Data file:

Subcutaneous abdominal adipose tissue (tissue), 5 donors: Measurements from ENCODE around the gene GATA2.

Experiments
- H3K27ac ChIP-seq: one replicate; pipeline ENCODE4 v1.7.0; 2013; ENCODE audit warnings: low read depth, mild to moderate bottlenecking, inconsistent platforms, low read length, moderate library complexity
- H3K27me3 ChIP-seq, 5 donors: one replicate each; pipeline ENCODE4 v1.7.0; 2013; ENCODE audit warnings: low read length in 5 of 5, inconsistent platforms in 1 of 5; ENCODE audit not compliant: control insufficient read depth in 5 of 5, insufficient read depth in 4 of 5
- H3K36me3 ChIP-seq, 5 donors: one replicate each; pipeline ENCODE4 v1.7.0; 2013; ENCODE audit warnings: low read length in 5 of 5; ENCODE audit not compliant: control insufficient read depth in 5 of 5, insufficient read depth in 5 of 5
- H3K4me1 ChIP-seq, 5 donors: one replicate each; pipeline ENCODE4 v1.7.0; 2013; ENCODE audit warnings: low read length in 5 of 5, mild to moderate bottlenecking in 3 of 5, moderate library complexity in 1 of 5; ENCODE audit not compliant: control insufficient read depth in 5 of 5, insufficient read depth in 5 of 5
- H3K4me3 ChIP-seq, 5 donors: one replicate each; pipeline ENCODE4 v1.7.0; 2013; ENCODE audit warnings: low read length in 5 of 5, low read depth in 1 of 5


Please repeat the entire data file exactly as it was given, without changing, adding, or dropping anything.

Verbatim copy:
Subcutaneous abdominal adipose tissue (tissue), 5 donors: Measurements from ENCODE around the gene GATA2.

Experiments
- H3K27ac ChIP-seq: one replicate; pipeline ENCODE4 v1.7.0; 2013; ENCODE audit warnings: low read depth, mild to moderate bottlenecking, inconsistent platforms, low read length, moderate library complexity
- H3K27me3 ChIP-seq, 5 donors: one replicate each; pipeline ENCODE4 v1.7.0; 2013; ENCODE audit warnings: low read length in 5 of 5, inconsistent platforms in 1 of 5; ENCODE audit not compliant: control insufficient read depth in 5 of 5, insufficient read depth in 4 of 5
- H3K36me3 ChIP-seq, 5 donors: one replicate each; pipeline ENCODE4 v1.7.0; 2013; ENCODE audit warnings: low read length in 5 of 5; ENCODE audit not compliant: control insufficient read depth in 5 of 5, insufficient read depth in 5 of 5
- H3K4me1 ChIP-seq, 5 donors: one replicate each; pipeline ENCODE4 v1.7.0; 2013; ENCODE audit warnings: low read length in 5 of 5, mild to moderate bottlenecking in 3 of 5, moderate library complexity in 1 of 5; ENCODE audit not compliant: control insufficient read depth in 5 of 5, insufficient read depth in 5 of 5
- H3K4me3 ChIP-seq, 5 donors: one replicate each; pipeline ENCODE4 v1.7.0; 2013; ENCODE audit warnings: low read length in 5 of 5, low read depth in 1 of 5